Goto Bathroom Pictures
Early on in the bathroom remodeling process you start collecting bids, and you talk with each contractor about the options you envision for your project. If you've already started this process and mentioned a recessed medicine cabinet, there's no telling what kind of reaction you got.
A contractor might have tried to talk you out of it, or they might not object at all. Somewhere in between is the response a contractor should have - at least depending on how houses were built in your area. In you're area it might not be an issue at all but many homes have various bits of infrastructure built into the wall directly behind the vanity cabinet - where recessed medicine cabinet would need to go.
Naturally, most homes are built with 2x4 studs which can factor into the decision to use a recessed medicine cabinet. But there can also be electrical wiring and plumbing back there too.
In the case of electrical, there's rarely enough extra wire left behind to move out of the way and will most certainly become an expense to re-route in the wall. In our case, electrical was not an issue, but more local ordinances required expensive wiring anyway - our city officials required a dedicated circuit to the outlet located near the cabinet.
The electrical box in the wall that accepts the light fixture is above the vanity and cabinet - this is an issue since it limits the height of the cabinet that can be used. Moving that box is not such a good idea because there are probably building codes that dictate everything about it's location.
Another obstruction here is plumbing related. Venting pipes run through the walls, usually right where your recessed medicine cabinet will go. We got lucky, as you can see in today's pictures, the vent pipe comes up at an angle such that a recessed medicine cabinet is possible - it's just that it's size is severely limited.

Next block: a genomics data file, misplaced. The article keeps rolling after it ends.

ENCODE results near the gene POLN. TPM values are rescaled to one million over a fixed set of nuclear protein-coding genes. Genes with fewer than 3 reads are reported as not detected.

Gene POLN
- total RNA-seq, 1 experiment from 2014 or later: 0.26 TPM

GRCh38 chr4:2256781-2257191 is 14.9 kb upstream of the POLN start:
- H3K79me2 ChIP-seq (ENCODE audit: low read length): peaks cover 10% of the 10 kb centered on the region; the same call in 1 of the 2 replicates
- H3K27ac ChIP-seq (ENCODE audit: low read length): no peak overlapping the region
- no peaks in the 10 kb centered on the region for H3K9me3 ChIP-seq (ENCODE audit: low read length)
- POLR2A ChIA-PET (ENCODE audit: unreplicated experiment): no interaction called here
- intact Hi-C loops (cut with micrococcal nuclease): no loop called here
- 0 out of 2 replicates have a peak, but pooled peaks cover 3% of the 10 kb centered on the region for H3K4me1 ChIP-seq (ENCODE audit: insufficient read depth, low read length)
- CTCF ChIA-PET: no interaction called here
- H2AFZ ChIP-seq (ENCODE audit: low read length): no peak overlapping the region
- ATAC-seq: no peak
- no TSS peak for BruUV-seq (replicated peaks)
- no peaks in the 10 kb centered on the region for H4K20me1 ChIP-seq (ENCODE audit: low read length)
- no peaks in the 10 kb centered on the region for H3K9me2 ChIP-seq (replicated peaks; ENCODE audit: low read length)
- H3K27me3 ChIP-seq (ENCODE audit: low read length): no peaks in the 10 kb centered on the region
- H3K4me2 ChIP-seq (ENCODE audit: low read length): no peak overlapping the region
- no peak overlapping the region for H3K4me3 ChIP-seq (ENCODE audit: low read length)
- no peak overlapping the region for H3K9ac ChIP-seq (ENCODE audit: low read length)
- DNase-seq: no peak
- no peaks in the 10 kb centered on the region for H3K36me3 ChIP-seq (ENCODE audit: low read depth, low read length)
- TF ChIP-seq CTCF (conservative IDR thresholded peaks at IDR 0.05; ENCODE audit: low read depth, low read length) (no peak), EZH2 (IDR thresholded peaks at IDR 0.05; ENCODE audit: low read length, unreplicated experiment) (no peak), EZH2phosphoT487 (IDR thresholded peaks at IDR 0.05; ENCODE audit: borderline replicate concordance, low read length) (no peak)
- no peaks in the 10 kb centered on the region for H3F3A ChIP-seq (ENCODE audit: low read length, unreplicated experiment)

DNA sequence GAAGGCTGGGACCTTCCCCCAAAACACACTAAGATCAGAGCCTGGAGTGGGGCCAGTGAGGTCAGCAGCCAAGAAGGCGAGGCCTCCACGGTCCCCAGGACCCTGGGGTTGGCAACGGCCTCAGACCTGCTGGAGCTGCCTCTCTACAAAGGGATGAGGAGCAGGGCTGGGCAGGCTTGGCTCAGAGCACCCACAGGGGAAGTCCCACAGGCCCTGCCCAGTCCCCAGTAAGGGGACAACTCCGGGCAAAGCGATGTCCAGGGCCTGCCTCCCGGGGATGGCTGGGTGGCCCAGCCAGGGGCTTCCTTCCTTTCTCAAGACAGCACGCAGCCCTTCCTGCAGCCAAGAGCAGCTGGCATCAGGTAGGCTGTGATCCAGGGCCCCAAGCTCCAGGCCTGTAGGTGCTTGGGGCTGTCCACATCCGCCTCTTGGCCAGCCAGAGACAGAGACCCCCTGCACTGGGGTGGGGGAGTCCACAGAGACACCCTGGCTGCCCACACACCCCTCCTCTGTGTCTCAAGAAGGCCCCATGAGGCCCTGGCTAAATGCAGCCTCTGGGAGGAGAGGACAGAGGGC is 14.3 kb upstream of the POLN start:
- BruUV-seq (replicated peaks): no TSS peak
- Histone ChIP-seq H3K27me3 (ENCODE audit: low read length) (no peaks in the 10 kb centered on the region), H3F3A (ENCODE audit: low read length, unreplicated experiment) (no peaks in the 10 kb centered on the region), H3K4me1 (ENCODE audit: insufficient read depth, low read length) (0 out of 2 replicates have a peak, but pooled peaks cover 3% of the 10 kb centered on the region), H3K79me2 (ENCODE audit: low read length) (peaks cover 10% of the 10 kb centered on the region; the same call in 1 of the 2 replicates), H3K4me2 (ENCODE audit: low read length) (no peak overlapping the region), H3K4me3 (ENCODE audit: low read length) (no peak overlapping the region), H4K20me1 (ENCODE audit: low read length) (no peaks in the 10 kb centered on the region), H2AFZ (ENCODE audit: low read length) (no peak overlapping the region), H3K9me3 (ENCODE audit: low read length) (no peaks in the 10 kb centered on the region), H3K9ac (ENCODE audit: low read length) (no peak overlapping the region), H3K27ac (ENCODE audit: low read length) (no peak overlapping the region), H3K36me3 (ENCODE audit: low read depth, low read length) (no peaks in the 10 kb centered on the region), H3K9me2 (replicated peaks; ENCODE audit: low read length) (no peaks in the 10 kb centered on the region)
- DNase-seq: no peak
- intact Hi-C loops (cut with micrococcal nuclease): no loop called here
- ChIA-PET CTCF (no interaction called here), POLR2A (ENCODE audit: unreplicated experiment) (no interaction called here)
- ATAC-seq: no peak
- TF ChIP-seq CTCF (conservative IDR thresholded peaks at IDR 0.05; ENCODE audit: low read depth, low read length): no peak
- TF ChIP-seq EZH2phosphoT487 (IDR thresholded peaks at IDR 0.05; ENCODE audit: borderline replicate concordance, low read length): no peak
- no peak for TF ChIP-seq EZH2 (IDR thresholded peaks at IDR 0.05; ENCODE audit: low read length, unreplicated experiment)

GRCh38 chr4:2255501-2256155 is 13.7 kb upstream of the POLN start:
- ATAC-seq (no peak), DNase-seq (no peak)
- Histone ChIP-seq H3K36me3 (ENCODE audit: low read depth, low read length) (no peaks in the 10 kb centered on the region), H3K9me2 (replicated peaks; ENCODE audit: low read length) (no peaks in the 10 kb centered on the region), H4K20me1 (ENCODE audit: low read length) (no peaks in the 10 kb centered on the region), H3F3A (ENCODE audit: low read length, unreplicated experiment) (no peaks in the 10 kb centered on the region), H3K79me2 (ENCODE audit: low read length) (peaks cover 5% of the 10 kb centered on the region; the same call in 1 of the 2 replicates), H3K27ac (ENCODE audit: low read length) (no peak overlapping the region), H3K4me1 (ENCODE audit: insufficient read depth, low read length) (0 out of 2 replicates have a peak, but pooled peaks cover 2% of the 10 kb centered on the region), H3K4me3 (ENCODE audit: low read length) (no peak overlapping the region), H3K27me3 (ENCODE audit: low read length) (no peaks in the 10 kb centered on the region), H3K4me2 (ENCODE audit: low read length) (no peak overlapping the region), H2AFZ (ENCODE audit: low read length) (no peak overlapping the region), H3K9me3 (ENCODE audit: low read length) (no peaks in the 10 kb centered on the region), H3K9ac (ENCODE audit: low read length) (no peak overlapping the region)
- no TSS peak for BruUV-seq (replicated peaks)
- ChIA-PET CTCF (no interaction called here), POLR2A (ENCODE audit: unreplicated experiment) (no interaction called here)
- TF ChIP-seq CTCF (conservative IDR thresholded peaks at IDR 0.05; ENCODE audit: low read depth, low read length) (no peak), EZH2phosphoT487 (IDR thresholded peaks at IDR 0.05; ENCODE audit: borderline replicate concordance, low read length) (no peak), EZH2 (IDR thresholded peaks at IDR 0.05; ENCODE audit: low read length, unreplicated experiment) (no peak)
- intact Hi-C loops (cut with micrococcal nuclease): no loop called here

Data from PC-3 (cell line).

Since the medicine cabinet must be centered over the vanity cabinet to look good, and the location of the vanity cabinet is affected some ways by local codes - clearance from the toilet etc, all these things severely restrict the width and height of the medicine cabinet.
Don't forget also, that a recessed medicine cabinet must be framed into the wall. You can't expect the wall studs to be in the perfect locations so your contractor must build a box or frame for the medicine cabinet to fit into and be secured on all four sides. This framing eats into the amount of space available too and you could even decide that a custom cabinet is the best way to maximize the space you have available.
The best part of all this - you never know what's inside the wall until you cut a hole big enough to look into and see. But if you decide not to go recessed, it's an easy patch for a contractor, and then you just put a surface mounted medicine cabinet over the hole patch.
Custom build medicine cabinet you can get a recessed medicine cabinet made to fit any size, but the mirrored parts can be expensive unless you go with plain mirror glass without a tapered edge. You can also other options like lighted door, and internal power outlets behind the door, which you might use for charging a shaver or similar.
One thing is for sure, after all the trouble of recessing a medicine cabinet, it sure does look a lot better than a plain old type that mounts against the wall.
Common typos: medicen, medisin, cabine, cabnet, medican, medcine, medcin, cabint, medisen, cabniet